A University of Cambridge computer scientist, in a study of 500 million junk messages, has noticed a wide discrepancy in the amount of junk that different email addresses received, and that it seemed to hinge on their initial address letters.
Of those email addresses starting with an “A,” “M” or “S,” 40 percent got spam, while those beginning with a “Q” or “Z” got about 20 percent, the study's author, Richard Clayton, found.
Clayton also learned that the difference could be because of the way spammers generate email addresses to target. In his report, he said that spammers often carry out so-called “dictionary” attacks, in which they use the part of a live email address in front of the “@” symbol that they know is live, and add that to other internet domain names to generate a new address.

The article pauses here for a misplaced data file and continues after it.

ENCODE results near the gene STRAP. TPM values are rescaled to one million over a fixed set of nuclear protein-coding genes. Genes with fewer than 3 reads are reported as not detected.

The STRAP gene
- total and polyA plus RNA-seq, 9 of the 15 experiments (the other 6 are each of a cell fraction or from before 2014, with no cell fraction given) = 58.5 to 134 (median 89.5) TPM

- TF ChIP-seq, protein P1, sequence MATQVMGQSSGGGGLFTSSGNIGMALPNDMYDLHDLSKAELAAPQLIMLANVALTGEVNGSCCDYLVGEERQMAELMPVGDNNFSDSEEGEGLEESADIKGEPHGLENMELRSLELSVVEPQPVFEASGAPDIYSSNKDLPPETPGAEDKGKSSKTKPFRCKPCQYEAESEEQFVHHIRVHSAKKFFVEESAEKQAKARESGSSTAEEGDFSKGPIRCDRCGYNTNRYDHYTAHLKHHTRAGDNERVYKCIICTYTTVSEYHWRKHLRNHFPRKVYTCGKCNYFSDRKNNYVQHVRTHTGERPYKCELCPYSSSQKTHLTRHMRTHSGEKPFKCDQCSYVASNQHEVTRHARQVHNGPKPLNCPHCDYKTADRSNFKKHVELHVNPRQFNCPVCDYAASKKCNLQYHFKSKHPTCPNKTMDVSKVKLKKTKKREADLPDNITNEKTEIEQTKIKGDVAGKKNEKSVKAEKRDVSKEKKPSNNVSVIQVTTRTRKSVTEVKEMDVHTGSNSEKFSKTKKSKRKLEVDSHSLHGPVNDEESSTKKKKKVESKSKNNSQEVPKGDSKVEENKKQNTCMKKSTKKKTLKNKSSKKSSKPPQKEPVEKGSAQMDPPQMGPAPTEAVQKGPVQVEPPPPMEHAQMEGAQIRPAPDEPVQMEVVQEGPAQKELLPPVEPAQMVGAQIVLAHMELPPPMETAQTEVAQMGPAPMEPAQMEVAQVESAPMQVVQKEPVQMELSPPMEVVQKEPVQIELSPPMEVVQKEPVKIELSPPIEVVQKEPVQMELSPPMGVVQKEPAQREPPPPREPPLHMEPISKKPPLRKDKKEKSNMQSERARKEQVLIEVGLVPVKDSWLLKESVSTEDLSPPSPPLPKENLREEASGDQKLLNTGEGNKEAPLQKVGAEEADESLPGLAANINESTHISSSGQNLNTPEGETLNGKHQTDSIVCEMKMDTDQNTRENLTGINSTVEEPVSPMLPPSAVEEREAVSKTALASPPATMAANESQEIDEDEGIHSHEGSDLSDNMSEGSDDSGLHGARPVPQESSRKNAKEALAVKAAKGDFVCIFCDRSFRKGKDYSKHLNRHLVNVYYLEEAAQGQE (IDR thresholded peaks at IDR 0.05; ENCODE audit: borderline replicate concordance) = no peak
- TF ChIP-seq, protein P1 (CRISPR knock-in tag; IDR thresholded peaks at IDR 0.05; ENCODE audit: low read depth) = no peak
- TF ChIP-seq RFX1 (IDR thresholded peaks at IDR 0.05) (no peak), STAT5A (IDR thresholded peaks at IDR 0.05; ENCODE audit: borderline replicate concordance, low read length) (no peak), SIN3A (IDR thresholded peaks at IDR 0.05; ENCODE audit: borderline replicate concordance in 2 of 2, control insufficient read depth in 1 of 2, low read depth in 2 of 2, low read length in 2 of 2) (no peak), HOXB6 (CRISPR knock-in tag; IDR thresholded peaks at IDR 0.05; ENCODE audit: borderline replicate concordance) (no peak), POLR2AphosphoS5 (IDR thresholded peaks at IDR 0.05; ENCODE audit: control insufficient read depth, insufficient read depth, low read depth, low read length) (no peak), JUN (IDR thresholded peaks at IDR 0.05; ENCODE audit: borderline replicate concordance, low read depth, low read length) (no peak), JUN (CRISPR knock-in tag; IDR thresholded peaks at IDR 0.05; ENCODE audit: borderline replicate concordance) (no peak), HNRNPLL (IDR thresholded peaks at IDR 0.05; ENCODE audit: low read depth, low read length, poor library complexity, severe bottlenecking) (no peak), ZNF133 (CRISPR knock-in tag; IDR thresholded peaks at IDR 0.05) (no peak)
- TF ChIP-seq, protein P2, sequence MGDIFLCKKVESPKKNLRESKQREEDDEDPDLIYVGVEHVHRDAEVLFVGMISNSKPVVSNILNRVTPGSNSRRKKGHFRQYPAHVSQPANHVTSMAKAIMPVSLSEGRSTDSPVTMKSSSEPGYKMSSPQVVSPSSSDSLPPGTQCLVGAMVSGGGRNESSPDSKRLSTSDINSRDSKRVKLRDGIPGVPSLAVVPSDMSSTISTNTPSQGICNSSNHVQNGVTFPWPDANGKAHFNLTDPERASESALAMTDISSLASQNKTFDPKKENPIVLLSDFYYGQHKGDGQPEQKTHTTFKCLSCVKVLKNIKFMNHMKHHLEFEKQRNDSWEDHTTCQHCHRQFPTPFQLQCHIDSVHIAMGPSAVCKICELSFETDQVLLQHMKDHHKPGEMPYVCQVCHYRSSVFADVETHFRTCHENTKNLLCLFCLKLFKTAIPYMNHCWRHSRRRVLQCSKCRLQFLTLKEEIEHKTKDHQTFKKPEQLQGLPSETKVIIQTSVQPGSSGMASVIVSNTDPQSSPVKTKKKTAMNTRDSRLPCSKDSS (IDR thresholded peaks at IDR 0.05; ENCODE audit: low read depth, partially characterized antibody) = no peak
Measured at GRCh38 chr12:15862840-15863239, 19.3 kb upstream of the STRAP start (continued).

Thus, spammers who know that there is a real person attached to john[at]example[dot]com may try sending to john[at]another[dot]com to see whether that reaches a live account.
The research, Clayton said, has raised some anomalies that needed further research. For instance, he said, addresses starting with the letter “U” appear to get more than 50 percent spam despite there being relatively few of such addresses.